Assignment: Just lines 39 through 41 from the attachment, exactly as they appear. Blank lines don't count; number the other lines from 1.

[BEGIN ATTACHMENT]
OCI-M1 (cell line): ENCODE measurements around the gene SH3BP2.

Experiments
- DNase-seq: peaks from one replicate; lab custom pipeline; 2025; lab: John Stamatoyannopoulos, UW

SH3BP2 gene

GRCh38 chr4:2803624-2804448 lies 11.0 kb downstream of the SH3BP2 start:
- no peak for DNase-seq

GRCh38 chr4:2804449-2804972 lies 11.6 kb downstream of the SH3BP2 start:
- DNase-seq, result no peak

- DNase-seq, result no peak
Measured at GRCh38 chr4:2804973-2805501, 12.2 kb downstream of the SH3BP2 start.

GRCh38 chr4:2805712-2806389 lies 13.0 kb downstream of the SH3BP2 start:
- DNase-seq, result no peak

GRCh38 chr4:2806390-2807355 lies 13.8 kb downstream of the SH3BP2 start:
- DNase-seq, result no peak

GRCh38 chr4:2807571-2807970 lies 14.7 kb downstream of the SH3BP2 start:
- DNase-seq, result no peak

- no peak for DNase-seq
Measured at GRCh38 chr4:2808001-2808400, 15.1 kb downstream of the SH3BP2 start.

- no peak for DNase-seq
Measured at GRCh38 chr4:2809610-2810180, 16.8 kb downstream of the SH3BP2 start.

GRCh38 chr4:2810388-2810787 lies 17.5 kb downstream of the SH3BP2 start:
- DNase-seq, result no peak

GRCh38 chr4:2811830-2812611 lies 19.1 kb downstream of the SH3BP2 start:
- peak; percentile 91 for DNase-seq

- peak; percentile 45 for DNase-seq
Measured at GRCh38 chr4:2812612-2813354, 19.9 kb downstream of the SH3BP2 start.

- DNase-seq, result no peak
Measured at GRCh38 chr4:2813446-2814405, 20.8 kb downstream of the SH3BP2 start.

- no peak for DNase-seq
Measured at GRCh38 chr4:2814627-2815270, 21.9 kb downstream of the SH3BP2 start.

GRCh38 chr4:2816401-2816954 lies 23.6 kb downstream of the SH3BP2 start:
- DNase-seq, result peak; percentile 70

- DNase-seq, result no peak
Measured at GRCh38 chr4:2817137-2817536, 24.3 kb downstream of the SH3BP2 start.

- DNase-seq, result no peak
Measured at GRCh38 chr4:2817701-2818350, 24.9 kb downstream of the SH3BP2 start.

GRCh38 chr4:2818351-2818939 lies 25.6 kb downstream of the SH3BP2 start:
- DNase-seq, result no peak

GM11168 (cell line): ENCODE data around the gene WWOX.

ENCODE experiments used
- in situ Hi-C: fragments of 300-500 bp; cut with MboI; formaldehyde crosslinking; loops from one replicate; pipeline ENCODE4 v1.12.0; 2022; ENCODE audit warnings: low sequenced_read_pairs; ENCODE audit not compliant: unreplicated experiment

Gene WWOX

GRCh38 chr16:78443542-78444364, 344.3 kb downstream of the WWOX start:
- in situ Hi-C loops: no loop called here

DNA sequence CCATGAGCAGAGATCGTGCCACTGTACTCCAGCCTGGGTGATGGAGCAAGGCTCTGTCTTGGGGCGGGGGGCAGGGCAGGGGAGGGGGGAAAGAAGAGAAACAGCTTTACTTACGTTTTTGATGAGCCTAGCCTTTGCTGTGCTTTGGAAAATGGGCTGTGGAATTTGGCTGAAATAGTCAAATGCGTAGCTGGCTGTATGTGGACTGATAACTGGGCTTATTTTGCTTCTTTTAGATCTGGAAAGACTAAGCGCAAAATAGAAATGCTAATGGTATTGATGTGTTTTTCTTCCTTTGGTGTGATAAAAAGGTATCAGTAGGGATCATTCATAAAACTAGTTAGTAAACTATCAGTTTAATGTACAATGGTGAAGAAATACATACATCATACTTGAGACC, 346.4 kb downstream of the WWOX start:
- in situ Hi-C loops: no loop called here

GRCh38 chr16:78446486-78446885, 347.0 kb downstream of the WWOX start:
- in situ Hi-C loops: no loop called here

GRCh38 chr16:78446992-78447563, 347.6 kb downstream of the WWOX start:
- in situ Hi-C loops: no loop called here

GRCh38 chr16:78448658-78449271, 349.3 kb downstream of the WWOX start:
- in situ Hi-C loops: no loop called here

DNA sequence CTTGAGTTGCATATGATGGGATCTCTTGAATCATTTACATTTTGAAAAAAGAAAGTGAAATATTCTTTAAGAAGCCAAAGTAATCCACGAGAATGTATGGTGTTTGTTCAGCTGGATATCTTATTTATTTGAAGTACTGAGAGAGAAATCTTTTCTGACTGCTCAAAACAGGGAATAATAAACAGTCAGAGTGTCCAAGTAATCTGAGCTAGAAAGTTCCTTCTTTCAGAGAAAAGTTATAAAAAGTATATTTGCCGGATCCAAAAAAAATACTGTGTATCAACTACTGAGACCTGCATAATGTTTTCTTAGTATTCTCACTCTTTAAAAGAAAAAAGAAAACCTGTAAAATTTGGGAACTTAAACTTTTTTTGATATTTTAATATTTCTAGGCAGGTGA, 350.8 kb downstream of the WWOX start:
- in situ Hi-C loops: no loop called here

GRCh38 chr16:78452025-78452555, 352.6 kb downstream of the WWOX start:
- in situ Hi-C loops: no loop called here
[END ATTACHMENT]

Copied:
GM11168 (cell line): ENCODE data around the gene WWOX.

ENCODE experiments used
- in situ Hi-C: fragments of 300-500 bp; cut with MboI; formaldehyde crosslinking; loops from one replicate; pipeline ENCODE4 v1.12.0; 2022; ENCODE audit warnings: low sequenced_read_pairs; ENCODE audit not compliant: unreplicated experiment